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Want to make a super-earth? Bring on the frikking lasers

Dum dum dum dede dum dum, under pressure

A team of physicists have attempted to recreate the internal conditions of a ‘super-Earth’ planet in a lab, by shooting laser beams at iron samples.

Super-Earths are a type of exoplanet. They have a higher mass than Earth, but are not as massive as Uranus and Neptune. The giants are about 15 and 17 times the mass of Earth.

A paper published in Science Advances describes how scientists can study super-Earths practically, by simulating its rocky core. Intense lasers beams were blasted onto two different iron samples. One resembles a closer match to Earth’s core, and the other has higher levels of silicon.

Previous research has shown that if super-Earths have radii less than about 1.7 times Earth, it probably has a solid, rocky core. Any larger and they tend to be more similar to Neptune, where they don’t have a clear defined surfaces and are enveloped in layers of gas.

It’s challenging to reproduce the crushing pressures of super-Earths that can reach ten times as much as the center of Earth, June Wicks, lead-author of the study and an assistant professor at John Hopkins University, explained to The Register.

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“We shoot extremely powerful lasers at samples and can reach the highest intensity in short bursts, which ultimately limits the timescale of our experiments," she explained.

"These experiments are challenging not only because we are generating extreme pressures in our sample, but also pairing them with a bright X-ray source, which we also create by focusing bright lasers on metal foils. Coordinating the pointing and timing of such powerful lasers with such accuracy is a huge feat achieved by the team of operators at the Omega Laser”.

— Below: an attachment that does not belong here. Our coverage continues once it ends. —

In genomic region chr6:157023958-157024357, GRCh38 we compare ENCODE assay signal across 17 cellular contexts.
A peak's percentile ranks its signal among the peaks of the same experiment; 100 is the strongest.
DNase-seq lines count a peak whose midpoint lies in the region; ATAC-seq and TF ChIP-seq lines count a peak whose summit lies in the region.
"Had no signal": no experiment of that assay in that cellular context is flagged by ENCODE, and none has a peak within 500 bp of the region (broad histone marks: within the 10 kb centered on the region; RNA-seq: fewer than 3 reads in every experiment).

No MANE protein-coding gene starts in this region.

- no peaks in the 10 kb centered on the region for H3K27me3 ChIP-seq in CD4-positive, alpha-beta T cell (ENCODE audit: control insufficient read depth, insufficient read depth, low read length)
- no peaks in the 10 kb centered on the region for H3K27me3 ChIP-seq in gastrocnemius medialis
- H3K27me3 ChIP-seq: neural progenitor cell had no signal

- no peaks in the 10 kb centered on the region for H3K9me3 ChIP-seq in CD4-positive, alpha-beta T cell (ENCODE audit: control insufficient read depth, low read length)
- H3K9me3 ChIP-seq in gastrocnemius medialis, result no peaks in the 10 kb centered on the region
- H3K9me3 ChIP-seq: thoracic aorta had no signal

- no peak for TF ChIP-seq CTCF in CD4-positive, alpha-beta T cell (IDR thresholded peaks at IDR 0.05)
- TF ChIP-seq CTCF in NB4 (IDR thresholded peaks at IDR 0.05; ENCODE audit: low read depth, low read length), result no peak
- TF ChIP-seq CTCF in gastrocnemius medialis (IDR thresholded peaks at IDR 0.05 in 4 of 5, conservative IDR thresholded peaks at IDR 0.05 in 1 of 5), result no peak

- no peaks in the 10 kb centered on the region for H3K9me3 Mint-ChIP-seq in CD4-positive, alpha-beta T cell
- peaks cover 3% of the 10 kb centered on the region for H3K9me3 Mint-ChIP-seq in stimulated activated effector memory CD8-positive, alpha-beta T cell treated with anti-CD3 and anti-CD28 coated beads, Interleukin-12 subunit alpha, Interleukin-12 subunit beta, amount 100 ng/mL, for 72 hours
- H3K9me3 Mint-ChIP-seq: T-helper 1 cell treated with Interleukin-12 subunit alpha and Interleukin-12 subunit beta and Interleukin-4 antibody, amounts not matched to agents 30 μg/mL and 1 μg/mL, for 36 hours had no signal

The Omega Laser at the University of Rochester can shoot 60 beams to focus up to 40,000 joules of energy onto a target less than 1 millimeter in diameter, in approximately one billionth of a second.

The simulation lasts only for about a few billionths of a second. Scientists can build up a picture of the internal structure of the samples by seeing how the X-rays are diffracted. They found that at ultrahigh pressures, the lower-silicon alloy formed a dense hexagonal crystal structure, whilst the higher-silicon alloy created cubic crystals.

“This atomic difference has enormous implications," said Wicks. "Knowledge of the crystal structure is the most fundamental piece of information about the material making up the interior of a planet, as all other physical and chemical properties follow from the crystal structure."

It affects a planet’s magnetic field, how heat is dispersed, and allows scientists to estimate a planet’s mass and radius. The researchers hope to include different elements in future iron alloy samples.

“Next we will look at other candidate elements such as carbon and oxygen. We will incorporate these results into models of Super Earths such as the one we showed in the paper and ask what is the effect of light elements on key parameters like internal pressure and core size,” Wicks told El Reg. ®

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